For ESPNers at Wimbledon, it’s home on the road
• “The [former bus] commute into London was horrendous,” said longtime tennis producer Bobby Feller. “You work 10 hours and then spend three hours commuting, including the time waiting for the next bus.”
• Joe Durante, manager, visual technology, in stats and information working his seventh Wimbledon, says the lack of air conditioning in flats (AC is uncommon in British homes, but the lettings agencies had fans delivered for this year’s record heat wave) is balanced by the amenities and atmosphere of SW 19 [zip code]. “It’s like going home,” he says. “You make your own meals when you want, you do your own laundry when you want…it’s quite a change from the usual event.”
• For features producer Cathi Cappas, the best part about living in a flat compared to a hotel is “the kitchen! When you live on the road, ‘restaurant life’ gets old. I have a refrigerator with fresh vegetables. Last night I made chicken with hummus. It’s a little more civilized.”
LONDON – For the ESPNers who travel frequently, the “excitement” quickly fades and life on the road becomes a monotonous stream of look-alike airports, cabs and hotels.
Not at Wimbledon.
When ESPN first acquired Wimbledon rights in 2003, for three years the crew was housed in downtown London hotels, with only two buses per day in each direction. But that’s a 30-to-60 minute drive, with little flexibility for a crew with various schedules.
The solution? Flats in Wimbledon Village.
ESPN rents about 65 properties – houses, er, flats with up to five roommates, plus apartments and bed-and-breakfast units – housing 150 people. At most, it’s a 15-minute walk.
Van rides are available on both a scheduled and upon-request basis.
It is truly a year-round, never-ending project for Caroline Davis, managing producer, working with Vice President, Production, Jamie Reynolds, and the operations group.
“We start the process for next year while we’re still on site the current year because we know which properties we want to lock in, and it’s competitive for good housing, with fans, athletes, sponsors and media all looking for nice properties,” Davis explains.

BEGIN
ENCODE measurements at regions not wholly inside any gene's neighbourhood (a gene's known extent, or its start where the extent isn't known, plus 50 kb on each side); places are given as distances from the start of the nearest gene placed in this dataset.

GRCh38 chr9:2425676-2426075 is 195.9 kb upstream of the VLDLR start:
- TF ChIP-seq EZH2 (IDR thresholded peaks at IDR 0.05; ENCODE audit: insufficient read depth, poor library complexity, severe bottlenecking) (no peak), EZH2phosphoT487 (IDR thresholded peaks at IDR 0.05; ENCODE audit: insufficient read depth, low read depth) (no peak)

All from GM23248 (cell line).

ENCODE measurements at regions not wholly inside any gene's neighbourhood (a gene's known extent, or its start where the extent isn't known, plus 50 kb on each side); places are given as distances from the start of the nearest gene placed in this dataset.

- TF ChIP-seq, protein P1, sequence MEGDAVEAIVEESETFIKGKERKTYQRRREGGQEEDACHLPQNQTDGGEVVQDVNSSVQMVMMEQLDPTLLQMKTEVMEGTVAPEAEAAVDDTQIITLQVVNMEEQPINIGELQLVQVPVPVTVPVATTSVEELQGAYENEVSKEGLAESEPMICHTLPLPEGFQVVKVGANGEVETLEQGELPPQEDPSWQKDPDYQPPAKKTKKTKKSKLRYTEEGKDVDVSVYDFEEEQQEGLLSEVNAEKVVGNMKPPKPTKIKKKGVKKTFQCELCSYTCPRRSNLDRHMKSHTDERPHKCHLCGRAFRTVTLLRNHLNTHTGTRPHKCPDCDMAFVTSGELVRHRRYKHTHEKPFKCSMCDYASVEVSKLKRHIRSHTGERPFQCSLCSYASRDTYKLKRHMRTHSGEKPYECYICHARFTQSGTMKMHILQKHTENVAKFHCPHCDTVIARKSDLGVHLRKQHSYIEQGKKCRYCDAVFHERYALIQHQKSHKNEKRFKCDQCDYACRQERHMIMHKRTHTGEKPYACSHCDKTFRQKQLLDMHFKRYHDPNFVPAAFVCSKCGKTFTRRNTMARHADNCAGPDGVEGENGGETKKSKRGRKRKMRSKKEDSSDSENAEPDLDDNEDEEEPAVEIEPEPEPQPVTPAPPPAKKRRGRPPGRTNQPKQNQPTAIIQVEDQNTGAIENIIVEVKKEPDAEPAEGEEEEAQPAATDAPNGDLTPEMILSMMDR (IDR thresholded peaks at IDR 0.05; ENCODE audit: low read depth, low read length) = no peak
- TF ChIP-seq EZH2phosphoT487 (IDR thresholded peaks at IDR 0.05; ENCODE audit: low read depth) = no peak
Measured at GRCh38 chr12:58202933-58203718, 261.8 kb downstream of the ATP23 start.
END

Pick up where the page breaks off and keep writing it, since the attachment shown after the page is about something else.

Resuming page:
Davis and Reynolds need to be mindful of people’s shift schedules, their preferred location (close to the venue or near Wimbledon’s restaurants and coffee shops), their preference for roommates or solitude, and their history on the team.
All units have kitchens, Internet and laundry facilities. There’s also the occasional pool, and one creature comfort many enjoy – a barbecue.
It can be a very sensitive process. But once everyone is housed, the difference is refreshing.
“The other day I saw Roger Federer walking with his twin girls,” recalls Davis, part of ESPN’s tennis team since 2008. “You see the athletes all the time; they sit next to you at dinner, and you don’t even think twice about it.”
Sure, there are the occasional roommate squabbles, including deciding who gets the master bedroom with private bath. But, Reynolds explains, the benefits are tangible, if unquantifiable.
“Our housing at Wimbledon is unique, but it builds camaraderie among the team as they spend time away from the pressures of the venue and friendships are formed,” he says.
“It’s one of the many things that make Wimbledon special, and why people enjoy working this event.”